8.8 magnitude in Chile, tsunami reaches Hawaii
SANTIAGO, Chile- An 8.8-magnitude earthquake rocked Chile early on Saturday killing at least 708 people, toppling buildings and triggering a tsunami threatening the Pacific rim of fire. People in Hawaii were told to protect lives and property from a tsunami crossing the Pacific as fast as a jetliner.
Scientists have confirmed that the tsunami triggered by the earthquake in Chile has reached Hawaii.
The Tsunami warning center has canceled the tsunami alert for Hawaii, and there are no immediate reports of major damage around the Pacific rim. Just tidal surges that reached up to about seven feet in some island chains.
An official at the Pacific Tsunami Warning Center says Hawaii "dodged a bullet". Gerard Fryer, a geophysist for the tsunami center, defended the decision to urge evacuations of coastal areas, saying "better safe than sorry."
Water began pulling away from shore off Hilo Bay on the Big Island just before noon, exposing reefs and sending dark streaks of muddy, sandy water offshore. Water later washed over Coconut Island, a small park off the coast of Hilo.
The tsunami raced across the Pacific Ocean in terrifying force after the magnitude-8.8 quake hit Chile. Officials in Hawaii had ample time to get people out of the potential disaster area, and thousands were evacuated.
Though notoriously hard to predict, the tsunami was not expected to be as devastating as the waves generated after a magnitude-9.5 earthquake hit Chile in 1960.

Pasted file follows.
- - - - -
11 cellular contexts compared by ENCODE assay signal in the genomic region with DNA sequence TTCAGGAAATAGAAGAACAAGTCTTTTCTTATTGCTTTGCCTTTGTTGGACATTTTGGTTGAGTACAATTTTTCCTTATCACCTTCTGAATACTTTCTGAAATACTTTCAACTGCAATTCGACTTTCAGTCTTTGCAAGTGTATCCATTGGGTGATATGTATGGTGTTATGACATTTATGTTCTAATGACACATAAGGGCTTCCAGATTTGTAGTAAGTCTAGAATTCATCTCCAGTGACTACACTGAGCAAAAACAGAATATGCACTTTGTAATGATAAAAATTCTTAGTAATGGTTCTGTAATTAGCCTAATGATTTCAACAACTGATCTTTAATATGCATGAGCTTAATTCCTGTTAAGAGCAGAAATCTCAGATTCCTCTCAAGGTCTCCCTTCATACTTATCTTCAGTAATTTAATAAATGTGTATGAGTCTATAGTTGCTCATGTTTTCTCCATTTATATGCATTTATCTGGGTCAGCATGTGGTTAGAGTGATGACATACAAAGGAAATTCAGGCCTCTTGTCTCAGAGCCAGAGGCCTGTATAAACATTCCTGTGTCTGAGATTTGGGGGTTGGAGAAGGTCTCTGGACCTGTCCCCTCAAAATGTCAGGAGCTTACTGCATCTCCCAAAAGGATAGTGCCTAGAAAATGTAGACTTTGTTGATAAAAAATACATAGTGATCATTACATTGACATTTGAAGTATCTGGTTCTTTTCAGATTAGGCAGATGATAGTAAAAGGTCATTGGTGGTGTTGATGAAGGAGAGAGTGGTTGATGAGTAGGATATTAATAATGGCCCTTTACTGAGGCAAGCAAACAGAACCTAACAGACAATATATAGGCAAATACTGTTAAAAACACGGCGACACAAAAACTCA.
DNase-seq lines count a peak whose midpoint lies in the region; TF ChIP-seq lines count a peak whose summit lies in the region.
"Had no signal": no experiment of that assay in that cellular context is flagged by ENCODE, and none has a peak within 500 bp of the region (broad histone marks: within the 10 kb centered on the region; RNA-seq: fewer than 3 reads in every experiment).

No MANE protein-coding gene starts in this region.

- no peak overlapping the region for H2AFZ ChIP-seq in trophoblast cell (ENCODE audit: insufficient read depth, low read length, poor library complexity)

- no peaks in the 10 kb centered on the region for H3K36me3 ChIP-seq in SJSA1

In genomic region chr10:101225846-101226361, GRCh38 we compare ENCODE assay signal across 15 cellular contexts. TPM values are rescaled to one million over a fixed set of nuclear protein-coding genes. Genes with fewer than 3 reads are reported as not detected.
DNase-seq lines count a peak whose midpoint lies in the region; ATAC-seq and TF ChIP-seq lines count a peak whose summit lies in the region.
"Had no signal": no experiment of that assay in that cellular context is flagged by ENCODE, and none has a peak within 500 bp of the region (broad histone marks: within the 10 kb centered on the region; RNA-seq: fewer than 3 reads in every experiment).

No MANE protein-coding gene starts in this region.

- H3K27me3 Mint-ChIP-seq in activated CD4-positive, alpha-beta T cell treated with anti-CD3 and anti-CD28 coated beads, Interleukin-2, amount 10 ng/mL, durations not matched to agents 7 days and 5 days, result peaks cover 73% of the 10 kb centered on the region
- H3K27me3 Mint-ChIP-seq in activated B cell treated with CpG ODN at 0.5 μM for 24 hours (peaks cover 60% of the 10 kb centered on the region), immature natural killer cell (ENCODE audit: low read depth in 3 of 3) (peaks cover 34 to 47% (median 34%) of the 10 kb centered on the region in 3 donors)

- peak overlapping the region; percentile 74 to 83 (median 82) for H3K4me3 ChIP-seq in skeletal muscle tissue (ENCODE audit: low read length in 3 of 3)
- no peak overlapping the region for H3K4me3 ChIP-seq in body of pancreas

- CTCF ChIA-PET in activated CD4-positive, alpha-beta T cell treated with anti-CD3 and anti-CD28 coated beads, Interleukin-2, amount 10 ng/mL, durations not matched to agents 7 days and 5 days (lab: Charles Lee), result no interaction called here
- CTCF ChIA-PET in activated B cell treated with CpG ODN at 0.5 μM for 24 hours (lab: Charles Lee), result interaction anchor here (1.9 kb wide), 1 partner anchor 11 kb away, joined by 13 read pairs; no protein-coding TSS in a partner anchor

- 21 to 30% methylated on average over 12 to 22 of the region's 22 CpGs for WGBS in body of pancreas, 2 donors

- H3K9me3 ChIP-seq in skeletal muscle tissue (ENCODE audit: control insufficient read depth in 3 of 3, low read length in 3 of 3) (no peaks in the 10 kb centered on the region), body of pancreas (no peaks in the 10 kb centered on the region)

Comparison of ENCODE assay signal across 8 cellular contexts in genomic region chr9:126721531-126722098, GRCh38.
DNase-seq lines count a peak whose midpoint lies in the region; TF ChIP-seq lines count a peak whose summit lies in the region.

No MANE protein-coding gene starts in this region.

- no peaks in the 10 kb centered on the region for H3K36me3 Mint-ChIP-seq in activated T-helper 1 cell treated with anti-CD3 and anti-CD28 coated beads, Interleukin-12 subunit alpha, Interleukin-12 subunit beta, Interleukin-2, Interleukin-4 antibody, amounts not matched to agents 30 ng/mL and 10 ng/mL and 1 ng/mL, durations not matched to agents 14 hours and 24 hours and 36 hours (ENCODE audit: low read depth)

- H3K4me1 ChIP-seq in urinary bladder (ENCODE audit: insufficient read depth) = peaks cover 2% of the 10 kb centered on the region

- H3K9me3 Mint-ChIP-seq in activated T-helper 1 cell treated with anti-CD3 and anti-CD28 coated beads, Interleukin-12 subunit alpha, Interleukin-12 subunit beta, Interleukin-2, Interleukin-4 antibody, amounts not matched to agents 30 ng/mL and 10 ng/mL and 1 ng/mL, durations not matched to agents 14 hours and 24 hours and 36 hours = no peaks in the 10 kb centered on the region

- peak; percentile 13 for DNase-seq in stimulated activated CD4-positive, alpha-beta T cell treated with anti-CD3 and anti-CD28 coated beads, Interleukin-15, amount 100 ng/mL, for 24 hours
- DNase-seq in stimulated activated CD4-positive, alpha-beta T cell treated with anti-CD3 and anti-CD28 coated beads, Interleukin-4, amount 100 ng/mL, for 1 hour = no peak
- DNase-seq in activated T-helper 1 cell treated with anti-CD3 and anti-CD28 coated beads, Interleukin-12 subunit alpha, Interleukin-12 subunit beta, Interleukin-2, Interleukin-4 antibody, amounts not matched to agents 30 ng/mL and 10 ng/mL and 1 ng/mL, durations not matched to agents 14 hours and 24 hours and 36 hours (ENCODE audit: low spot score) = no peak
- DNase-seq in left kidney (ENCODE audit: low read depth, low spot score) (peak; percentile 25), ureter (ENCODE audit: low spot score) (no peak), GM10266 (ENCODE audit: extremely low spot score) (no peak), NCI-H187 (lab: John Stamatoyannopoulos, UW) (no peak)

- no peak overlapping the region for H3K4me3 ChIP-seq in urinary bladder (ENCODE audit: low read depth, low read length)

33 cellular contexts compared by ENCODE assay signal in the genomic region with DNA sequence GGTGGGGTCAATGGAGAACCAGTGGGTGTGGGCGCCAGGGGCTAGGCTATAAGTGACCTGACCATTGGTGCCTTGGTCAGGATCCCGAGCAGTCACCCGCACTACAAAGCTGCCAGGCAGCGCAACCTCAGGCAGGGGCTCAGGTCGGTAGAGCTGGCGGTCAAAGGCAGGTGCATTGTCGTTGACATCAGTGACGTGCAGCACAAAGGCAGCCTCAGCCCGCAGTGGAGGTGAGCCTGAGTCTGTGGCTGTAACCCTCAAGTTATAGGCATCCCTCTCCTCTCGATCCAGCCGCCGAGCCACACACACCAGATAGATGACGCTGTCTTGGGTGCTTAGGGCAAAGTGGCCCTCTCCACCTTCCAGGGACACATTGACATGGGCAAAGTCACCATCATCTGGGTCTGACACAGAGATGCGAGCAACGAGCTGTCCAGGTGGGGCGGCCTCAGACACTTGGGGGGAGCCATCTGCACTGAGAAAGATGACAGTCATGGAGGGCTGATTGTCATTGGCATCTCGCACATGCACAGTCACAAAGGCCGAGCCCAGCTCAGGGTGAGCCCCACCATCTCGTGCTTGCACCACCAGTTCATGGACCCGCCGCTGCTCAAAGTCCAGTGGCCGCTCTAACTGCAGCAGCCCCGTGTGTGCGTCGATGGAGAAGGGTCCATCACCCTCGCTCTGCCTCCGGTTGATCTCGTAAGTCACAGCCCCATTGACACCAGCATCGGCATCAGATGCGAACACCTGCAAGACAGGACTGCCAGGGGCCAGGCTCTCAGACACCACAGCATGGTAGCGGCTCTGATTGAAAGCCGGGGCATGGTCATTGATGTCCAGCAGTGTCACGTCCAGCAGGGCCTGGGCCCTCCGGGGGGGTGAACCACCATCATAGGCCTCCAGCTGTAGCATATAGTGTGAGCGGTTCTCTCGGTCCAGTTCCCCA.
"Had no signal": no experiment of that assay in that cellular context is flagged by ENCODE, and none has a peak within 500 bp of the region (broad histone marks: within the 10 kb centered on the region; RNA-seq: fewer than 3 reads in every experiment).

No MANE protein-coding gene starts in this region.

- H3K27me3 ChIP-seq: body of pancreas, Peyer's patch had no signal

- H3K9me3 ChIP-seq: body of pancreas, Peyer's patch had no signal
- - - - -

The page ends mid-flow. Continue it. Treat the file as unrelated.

A tsunami advisory was also extended to include the states of Oregon and Washington and parts of Alaska, as well as coastal British Colombia. The Pacific Tsunami center had earlier included the coast of California and some Alaskan islands in its advisory.
An advisory is the lowest level alert. The West Coast Alaska Tsunami Warning Center says that a tsunami advisory means there is a possibility of strong localized currents but no significant inundation is expected.
The tsunami generated by Saturday's earthquake reached the Pacific Northwest with non-damaging waves registering along the Oregon and Washington coasts.
The National Weather Service kept a tsunami advisory in effect and warned that sea levels were still rising Saturday afternoon. The advisory indicated that a tsunami capable of producing strong currents or waves was expected.
Authorities reported scattered unusual tidal surges in San Diego and Ventura north of Los Angeles. The California Emergency Management Agency received reports of varying turbulence up and down the coast, but nothing significant.
The Pacific Tsunami Warning Center issued a warning for Chile and Peru, and a less-urgent tsunami watch for Ecuador. The center said an earthquake of this size has the potential to generate a destructive tsunami that can strike coastlines near the epicenter within minutes and more distant coastlines within hours."
In May 1960 the country was ravaged what is now known as Valdivia or Great Chilean Earthquake, which was rated 9.5 on the moment magnitude scale. The resulting tsunami affected southern Chile, Hawaii, Japan, the Philippines, reaching as far as eastern New Zealand and southeast Australia. The estimated death toll from that disaster ranged from over 2,200 to 5,700.